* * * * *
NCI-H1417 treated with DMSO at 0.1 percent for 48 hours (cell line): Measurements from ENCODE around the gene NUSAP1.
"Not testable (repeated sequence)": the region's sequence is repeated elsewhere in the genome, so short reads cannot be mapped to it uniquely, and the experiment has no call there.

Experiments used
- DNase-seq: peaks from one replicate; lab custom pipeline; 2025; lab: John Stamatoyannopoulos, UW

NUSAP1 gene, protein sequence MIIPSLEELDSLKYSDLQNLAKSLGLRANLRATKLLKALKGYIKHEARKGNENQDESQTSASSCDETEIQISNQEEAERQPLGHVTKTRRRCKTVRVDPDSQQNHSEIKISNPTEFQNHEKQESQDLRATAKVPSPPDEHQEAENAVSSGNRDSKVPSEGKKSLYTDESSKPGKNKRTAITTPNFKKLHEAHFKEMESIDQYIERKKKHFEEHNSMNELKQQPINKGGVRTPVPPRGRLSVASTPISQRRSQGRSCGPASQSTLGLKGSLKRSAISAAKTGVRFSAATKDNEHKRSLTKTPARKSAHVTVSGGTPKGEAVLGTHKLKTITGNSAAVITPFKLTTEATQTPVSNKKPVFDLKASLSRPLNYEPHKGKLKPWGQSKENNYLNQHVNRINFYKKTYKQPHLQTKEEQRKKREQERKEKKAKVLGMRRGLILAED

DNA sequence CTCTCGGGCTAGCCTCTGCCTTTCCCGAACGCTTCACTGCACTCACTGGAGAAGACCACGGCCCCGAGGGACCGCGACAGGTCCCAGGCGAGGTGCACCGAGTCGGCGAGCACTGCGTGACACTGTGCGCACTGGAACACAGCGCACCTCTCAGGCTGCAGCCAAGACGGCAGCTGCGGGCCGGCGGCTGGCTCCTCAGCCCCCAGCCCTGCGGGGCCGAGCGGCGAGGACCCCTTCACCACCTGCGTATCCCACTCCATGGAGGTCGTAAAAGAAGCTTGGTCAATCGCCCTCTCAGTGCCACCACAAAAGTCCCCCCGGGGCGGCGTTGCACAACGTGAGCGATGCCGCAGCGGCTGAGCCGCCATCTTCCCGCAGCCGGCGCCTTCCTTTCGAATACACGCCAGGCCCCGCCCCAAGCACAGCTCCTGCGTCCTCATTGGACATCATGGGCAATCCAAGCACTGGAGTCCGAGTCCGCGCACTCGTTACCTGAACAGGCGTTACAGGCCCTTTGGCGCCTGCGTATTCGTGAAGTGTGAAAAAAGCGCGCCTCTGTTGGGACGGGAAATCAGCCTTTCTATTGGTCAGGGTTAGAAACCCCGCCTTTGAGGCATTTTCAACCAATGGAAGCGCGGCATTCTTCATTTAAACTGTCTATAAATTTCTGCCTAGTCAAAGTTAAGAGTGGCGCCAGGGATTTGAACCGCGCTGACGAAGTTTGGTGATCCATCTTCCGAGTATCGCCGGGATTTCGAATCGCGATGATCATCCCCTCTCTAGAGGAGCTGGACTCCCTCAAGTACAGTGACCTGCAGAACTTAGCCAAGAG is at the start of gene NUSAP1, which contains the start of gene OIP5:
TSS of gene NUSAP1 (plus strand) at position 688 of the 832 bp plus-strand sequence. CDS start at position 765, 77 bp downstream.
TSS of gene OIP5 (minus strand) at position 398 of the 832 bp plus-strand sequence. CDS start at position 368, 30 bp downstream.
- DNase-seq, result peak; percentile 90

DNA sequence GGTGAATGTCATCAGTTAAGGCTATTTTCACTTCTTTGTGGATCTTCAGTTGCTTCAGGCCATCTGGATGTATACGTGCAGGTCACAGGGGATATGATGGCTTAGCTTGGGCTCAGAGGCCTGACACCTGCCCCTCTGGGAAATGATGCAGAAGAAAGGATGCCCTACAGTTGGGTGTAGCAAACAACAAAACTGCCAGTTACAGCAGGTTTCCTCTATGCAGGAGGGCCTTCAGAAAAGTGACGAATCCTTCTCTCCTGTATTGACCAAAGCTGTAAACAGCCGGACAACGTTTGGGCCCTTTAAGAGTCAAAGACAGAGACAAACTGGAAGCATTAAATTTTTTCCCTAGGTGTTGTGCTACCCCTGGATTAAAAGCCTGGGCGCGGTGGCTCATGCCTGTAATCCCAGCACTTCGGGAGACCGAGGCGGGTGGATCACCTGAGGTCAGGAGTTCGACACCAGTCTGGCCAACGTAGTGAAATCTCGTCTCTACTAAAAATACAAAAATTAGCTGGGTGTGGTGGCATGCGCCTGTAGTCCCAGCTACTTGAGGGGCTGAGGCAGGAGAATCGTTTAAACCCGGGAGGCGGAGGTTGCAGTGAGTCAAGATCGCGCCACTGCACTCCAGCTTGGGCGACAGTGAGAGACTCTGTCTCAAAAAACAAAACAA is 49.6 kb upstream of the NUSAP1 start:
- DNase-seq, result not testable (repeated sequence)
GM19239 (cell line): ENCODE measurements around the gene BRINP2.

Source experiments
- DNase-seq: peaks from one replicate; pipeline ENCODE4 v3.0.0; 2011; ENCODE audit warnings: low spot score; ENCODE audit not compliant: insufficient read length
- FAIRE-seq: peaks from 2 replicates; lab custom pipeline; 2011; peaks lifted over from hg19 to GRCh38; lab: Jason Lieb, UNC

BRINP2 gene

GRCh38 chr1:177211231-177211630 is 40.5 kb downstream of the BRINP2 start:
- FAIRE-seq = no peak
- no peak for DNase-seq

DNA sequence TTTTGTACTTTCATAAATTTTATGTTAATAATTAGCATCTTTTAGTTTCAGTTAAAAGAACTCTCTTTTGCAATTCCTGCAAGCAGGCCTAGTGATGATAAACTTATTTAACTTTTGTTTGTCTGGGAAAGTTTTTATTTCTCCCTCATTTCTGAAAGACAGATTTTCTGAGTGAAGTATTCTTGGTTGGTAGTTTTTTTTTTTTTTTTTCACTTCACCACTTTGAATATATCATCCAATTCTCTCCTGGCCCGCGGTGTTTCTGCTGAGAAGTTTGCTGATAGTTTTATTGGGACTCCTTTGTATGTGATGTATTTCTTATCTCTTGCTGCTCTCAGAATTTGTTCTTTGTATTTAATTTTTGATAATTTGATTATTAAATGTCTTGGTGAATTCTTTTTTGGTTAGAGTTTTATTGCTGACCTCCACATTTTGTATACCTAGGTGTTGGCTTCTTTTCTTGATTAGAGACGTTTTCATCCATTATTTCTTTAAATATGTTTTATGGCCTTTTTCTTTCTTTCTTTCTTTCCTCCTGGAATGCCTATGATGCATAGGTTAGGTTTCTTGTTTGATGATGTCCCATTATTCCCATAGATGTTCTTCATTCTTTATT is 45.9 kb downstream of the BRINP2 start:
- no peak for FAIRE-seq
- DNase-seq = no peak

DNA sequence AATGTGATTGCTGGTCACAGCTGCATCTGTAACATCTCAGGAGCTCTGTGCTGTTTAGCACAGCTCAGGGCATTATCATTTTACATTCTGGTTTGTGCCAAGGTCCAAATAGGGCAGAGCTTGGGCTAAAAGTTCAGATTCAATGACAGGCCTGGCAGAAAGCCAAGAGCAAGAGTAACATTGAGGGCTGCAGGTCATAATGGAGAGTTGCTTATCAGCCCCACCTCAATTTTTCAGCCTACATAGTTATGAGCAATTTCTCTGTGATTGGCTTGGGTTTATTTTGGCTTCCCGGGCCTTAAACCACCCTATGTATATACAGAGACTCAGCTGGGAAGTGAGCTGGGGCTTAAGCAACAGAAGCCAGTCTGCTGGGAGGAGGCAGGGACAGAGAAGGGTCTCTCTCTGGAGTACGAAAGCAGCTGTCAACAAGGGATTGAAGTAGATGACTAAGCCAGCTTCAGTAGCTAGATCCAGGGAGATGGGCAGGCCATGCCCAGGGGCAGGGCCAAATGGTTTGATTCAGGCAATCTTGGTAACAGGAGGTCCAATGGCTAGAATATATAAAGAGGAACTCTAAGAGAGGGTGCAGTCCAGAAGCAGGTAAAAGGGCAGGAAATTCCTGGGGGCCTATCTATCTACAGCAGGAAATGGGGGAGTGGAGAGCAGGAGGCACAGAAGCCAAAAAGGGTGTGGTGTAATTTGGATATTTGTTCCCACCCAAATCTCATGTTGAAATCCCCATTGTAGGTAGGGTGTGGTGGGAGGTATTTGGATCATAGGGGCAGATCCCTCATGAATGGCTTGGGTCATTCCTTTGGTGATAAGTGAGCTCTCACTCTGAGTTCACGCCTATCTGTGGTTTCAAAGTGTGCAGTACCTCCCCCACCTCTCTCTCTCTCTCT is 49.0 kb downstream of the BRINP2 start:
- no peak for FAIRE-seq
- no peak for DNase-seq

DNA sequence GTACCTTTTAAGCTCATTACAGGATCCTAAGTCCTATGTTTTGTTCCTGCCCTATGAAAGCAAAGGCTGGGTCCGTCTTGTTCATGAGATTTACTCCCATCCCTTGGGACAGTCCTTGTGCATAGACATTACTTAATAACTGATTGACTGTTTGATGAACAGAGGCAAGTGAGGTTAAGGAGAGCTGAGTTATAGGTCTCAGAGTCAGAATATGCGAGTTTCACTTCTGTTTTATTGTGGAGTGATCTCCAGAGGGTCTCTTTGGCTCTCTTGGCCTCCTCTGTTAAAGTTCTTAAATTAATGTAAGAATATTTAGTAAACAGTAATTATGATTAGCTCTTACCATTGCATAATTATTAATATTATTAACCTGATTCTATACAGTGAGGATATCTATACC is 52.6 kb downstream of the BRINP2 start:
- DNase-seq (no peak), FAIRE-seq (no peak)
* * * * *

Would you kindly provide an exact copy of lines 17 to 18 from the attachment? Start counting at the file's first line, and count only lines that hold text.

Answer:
GRCh38 chr1:177211231-177211630 is 40.5 kb downstream of the BRINP2 start:
- FAIRE-seq = no peak